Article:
West Bromwich MP Tom Watson today urged council bosses to find a way to keep arts centre The Public open.
The Labour MP admitted he was ‘taken by surprise’ when an announcement was made that funding for the arts trust that runs it would be cut.
Sandwell Council has taken the decision to axe funding for The Public in the wake of spending cuts but campaigners want to keep the centre open.
A vote is being taken tomorrow at a council meeting but Mr Watson said there had been a ‘clarion cry’ from users who responded to a consultation he ran, saying the New Street venue should stay open. It cost taxpayers £72 million to build and open while the council funds it to the tune of £30,000 a week.
Mr Watson, MP for West Bromwich East, said: “I was taken by surprise at the announcement on the future of the Arts Trust that currently runs The Public.
“A number of community groups had convinced me that I should consult the users of The Public to find out their views of the building.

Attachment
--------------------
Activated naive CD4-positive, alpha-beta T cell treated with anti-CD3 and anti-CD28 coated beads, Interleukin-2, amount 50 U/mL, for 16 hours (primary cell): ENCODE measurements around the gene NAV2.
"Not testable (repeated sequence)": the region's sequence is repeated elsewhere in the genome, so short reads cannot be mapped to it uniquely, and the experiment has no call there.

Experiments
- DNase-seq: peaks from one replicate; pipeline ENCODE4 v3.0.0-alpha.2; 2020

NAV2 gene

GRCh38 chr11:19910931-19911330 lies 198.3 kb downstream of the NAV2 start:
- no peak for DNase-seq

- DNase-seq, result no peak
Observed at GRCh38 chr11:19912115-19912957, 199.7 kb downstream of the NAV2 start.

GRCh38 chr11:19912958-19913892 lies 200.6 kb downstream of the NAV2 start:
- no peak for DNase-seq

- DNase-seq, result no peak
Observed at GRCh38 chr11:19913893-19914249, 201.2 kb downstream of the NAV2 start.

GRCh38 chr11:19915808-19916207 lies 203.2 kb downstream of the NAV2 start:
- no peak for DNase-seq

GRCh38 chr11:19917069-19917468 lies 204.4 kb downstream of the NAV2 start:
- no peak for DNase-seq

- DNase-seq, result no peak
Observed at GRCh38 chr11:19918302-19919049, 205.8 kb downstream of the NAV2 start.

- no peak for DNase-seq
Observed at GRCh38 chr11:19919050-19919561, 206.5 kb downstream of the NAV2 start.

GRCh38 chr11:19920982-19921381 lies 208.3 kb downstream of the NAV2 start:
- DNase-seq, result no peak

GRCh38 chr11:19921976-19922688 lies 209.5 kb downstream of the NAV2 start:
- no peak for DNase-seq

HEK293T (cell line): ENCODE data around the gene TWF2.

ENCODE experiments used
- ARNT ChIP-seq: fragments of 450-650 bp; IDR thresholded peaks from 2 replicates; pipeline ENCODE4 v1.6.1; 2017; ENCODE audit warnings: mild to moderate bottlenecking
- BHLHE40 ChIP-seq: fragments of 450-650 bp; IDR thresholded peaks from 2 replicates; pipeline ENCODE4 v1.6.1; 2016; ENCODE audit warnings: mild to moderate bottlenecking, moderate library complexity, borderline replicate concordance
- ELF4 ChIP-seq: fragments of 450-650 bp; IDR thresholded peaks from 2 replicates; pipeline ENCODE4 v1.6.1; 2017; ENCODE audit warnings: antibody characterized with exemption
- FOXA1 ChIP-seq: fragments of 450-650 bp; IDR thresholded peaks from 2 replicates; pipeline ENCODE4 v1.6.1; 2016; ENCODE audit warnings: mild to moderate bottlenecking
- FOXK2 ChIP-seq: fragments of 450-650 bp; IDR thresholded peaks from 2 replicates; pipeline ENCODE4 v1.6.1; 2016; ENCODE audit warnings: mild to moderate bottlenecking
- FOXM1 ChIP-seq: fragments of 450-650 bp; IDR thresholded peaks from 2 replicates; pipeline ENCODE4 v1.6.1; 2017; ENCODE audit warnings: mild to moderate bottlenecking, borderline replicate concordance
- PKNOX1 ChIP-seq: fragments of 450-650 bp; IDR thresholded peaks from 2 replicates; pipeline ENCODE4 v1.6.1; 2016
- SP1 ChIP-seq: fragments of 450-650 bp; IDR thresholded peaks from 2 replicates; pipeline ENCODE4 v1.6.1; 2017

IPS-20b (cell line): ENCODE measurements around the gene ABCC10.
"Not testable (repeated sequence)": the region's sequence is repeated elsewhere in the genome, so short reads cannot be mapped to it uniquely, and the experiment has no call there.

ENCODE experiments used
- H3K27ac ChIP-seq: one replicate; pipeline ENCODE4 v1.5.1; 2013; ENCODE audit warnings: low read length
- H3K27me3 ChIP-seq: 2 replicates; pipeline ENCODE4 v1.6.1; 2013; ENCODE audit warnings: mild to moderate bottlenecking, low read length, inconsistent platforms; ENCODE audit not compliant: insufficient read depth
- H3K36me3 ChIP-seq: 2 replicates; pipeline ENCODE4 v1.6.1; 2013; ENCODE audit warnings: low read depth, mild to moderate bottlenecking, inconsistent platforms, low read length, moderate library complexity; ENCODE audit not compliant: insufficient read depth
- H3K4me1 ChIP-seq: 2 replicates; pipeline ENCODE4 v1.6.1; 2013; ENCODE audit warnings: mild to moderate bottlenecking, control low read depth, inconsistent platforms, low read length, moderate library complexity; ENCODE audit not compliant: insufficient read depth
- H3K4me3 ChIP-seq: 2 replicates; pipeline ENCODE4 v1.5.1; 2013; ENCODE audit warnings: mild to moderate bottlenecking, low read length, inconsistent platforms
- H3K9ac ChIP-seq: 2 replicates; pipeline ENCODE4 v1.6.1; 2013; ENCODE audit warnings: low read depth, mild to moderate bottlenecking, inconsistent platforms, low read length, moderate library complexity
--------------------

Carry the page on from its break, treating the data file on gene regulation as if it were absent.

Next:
“The cabinet decision was taken before I had chance to compile the responses and submit them to the council for consideration
“I am still going to submit the responses to the council but in advance of their meeting, I want them to know that on the basis of my consultation, there is a huge demand for a community use of the building to be retained.
“From the tea dancers to the retired members of the discussion group, University of the Third Age, there was a clarion cry: ‘please let us use the Public’.
“I sincerely hope that a solution can be found that provides a continued use of the building for Sandwell’s community organisations.”
Managing director of The Public Linda Saunders revealed last week that dozens of jobs would be lost when the centre closes.
She said events and conferences scheduled to take place before November 30 would be honoured, but said the venue had had to turn away £50,000 worth of business since it was announced that it faced an uncertain future earlier this year.
Sandwell Council revealed this summer that Sandwell College wanted to take over the controversial arts centre to provide places for 500 A-level students.